Also – check out our strategies and tools for midterms.
It’s midterm season! Do you feel ready? Here are four easy steps to prepare:
Do you know what the midterm will cover, and what kind of questions will be on the exam (problem solving, multiple choice, short answer)? Are you missing any lecture notes or key information? Have you gathered all the available slides and other hand-outs provided in class so far? Classmates can come in very handy during this stage!
Break your course down into smaller, manageable sub-units. You might choose to chunk by week, lecture notes, chapter, unit, novel, or case study. As you do so, reflect on which chunks you feel comfortable with and which ones might need a little more effort — this will help you prioritize where to spend most of your study time. Think about how many hours you’d like to spend studying each chunk of material. Space out your study time over five days – it’s easier for your brain to remember course content is you study for briefer blocks of time spread over longer periods.
If you can, study in 2-hour or 3-hour blocks, during which you alternate 50 minutes of review and 10 minutes of break time. We call this the 50/10 Rule! Spend 50 minutes re-familiarizing yourself with the information and then reviewing: try flashcards, reciting information, discussion groups, or re-organizing your notes into summary notes. After 50 minutes are up, take a 10 minute break to go for a walk and wake up your brain. Do your best to study during daylight hours, when your brain is more effective.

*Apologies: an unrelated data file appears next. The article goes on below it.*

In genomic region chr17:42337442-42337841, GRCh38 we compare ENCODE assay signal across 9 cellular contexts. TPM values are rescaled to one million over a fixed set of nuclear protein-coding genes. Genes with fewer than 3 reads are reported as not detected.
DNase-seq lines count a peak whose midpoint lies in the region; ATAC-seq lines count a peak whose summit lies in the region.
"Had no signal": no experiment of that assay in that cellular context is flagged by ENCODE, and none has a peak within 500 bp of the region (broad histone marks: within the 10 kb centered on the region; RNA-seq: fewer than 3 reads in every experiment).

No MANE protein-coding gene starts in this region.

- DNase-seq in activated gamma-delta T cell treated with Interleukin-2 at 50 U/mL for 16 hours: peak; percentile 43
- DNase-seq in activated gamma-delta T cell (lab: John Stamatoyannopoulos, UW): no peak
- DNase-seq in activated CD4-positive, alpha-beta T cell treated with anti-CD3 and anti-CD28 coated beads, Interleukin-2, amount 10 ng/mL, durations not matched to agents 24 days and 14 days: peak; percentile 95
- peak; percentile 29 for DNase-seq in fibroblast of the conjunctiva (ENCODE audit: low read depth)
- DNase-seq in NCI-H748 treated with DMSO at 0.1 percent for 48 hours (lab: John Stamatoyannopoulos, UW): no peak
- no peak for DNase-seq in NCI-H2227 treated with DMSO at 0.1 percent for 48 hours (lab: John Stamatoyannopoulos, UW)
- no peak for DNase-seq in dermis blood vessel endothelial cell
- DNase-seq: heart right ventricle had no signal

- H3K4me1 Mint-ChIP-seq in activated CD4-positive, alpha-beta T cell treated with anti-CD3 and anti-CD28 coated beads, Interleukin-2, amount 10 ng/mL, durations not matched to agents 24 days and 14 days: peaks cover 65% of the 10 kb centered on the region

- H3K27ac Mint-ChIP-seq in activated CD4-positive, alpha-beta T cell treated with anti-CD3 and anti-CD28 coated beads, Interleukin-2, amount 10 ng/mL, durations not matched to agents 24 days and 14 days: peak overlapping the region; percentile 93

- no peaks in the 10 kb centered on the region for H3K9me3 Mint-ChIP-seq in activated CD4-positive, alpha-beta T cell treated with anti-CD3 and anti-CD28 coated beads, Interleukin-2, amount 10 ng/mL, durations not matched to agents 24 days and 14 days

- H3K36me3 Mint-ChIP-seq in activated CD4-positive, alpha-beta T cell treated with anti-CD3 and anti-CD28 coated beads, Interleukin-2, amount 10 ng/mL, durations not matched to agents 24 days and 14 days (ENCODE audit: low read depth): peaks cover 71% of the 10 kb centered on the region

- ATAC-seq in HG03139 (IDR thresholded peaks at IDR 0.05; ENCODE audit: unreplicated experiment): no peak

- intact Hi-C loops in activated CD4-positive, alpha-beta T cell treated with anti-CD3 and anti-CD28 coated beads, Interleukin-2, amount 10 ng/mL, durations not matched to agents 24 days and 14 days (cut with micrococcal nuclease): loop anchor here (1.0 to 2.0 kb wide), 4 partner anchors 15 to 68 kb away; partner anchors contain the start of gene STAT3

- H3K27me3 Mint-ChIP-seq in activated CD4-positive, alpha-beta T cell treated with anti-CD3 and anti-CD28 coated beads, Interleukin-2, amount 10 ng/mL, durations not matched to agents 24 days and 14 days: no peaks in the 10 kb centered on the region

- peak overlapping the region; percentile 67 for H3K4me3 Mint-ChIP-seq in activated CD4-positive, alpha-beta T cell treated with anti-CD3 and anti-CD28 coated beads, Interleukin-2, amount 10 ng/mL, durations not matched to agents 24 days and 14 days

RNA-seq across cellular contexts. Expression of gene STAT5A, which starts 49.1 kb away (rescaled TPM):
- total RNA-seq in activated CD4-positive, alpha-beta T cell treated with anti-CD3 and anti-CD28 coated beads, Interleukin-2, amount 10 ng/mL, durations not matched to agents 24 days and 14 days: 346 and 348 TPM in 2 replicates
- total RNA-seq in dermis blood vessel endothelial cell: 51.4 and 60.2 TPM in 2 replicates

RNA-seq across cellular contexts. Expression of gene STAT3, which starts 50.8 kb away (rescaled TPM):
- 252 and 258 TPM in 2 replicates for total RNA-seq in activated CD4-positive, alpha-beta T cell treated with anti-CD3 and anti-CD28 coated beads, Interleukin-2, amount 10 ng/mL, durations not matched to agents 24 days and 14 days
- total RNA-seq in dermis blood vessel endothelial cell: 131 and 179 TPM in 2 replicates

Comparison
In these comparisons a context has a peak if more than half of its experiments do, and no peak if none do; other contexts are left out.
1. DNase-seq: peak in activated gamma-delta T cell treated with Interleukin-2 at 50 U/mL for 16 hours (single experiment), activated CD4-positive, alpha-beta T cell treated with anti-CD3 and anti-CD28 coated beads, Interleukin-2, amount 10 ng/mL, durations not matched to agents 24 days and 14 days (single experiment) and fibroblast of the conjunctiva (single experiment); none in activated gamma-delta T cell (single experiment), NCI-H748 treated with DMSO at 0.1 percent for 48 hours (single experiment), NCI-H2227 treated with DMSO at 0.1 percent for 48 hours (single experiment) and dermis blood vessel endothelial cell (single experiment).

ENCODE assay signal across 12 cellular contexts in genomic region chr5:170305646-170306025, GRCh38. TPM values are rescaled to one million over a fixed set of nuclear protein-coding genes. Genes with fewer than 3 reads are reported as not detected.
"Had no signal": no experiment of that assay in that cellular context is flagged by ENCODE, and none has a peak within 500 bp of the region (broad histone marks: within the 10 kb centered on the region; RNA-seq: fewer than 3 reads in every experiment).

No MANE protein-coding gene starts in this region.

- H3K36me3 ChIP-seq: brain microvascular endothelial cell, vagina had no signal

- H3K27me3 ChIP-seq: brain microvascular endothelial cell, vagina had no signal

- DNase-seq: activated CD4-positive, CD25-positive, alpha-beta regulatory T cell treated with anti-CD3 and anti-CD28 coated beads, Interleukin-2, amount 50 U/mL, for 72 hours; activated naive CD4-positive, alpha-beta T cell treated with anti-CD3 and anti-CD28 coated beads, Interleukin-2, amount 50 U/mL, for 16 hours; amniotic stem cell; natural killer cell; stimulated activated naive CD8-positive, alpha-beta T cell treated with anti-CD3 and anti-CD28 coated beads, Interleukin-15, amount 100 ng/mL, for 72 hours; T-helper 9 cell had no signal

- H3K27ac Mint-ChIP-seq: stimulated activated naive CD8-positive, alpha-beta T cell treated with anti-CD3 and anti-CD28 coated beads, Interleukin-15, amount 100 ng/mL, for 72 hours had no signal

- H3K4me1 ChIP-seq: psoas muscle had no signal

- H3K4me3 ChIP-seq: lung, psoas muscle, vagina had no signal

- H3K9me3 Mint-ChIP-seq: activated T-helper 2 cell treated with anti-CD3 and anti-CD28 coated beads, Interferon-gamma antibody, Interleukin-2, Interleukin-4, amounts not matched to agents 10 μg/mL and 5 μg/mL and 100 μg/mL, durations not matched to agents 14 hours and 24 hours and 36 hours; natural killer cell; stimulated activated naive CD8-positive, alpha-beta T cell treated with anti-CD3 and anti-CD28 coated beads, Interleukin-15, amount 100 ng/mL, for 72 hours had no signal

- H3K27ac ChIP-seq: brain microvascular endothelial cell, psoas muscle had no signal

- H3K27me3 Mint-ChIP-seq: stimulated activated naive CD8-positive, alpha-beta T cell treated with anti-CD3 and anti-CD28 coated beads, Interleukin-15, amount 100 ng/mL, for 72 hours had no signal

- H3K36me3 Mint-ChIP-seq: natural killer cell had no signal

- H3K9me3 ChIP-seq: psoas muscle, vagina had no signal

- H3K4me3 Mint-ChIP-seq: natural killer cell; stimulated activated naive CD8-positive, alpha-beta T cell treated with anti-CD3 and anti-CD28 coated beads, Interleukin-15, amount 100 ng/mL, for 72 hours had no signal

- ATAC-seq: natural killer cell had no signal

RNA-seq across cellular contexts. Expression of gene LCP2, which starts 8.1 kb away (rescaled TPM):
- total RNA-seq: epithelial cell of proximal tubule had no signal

Pay attention to anything your professor may have repeated or emphasized in lecture; that can be a good sign it will be on the exam.
This is a key component of studying, and one that students often neglect. Why? Because recognizing course concepts as you’re studying is very different from having to recall course concepts during the midterm – we want you to practice recalling these course concepts, without being prompted by your study notes.
A great way to self-test is to create or predict practice midterm questions, and then answer them. You can develop these questions based on your readings, look over exams from the previous year, quiz yourself with flash cards or with a study buddy, or use study guides or sample questions from the textbook. This will help improve your recall time of the information (which is very important during the midterm, for obvious reasons!).
Keep track of what you do well and what you don’t do so well, and make sure to return to those problem areas until you feel more confident.
Check out our strategies and tools for midterms.
Photo courtesy of JuditKlein